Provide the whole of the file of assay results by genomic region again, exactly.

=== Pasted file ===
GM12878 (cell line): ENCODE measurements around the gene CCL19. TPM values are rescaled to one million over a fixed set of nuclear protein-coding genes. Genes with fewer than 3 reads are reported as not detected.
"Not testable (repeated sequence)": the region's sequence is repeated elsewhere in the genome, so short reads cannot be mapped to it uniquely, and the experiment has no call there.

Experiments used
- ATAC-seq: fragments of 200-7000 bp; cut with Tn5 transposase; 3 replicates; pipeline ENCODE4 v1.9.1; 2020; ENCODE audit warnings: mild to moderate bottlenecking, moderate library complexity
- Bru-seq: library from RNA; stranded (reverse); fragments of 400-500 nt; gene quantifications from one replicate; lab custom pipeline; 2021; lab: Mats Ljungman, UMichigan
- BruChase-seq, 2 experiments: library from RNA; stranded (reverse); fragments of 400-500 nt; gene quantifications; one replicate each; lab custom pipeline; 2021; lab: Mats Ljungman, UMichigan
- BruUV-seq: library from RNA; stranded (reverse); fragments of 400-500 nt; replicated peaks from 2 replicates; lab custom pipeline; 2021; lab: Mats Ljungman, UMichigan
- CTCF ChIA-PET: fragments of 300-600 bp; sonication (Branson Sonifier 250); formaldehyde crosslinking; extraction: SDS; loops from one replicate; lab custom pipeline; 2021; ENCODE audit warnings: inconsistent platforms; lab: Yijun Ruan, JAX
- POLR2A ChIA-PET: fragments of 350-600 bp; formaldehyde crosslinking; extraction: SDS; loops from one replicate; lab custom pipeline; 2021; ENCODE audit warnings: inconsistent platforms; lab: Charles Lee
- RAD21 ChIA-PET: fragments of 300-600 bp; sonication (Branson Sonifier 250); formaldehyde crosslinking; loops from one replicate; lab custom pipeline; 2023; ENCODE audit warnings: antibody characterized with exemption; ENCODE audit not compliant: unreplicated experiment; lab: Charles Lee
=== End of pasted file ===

GM12878 (cell line): ENCODE measurements around the gene CCL19. TPM values are rescaled to one million over a fixed set of nuclear protein-coding genes. Genes with fewer than 3 reads are reported as not detected.
"Not testable (repeated sequence)": the region's sequence is repeated elsewhere in the genome, so short reads cannot be mapped to it uniquely, and the experiment has no call there.

Experiments used
- ATAC-seq: fragments of 200-7000 bp; cut with Tn5 transposase; 3 replicates; pipeline ENCODE4 v1.9.1; 2020; ENCODE audit warnings: mild to moderate bottlenecking, moderate library complexity
- Bru-seq: library from RNA; stranded (reverse); fragments of 400-500 nt; gene quantifications from one replicate; lab custom pipeline; 2021; lab: Mats Ljungman, UMichigan
- BruChase-seq, 2 experiments: library from RNA; stranded (reverse); fragments of 400-500 nt; gene quantifications; one replicate each; lab custom pipeline; 2021; lab: Mats Ljungman, UMichigan
- BruUV-seq: library from RNA; stranded (reverse); fragments of 400-500 nt; replicated peaks from 2 replicates; lab custom pipeline; 2021; lab: Mats Ljungman, UMichigan
- CTCF ChIA-PET: fragments of 300-600 bp; sonication (Branson Sonifier 250); formaldehyde crosslinking; extraction: SDS; loops from one replicate; lab custom pipeline; 2021; ENCODE audit warnings: inconsistent platforms; lab: Yijun Ruan, JAX
- POLR2A ChIA-PET: fragments of 350-600 bp; formaldehyde crosslinking; extraction: SDS; loops from one replicate; lab custom pipeline; 2021; ENCODE audit warnings: inconsistent platforms; lab: Charles Lee
- RAD21 ChIA-PET: fragments of 300-600 bp; sonication (Branson Sonifier 250); formaldehyde crosslinking; loops from one replicate; lab custom pipeline; 2023; ENCODE audit warnings: antibody characterized with exemption; ENCODE audit not compliant: unreplicated experiment; lab: Charles Lee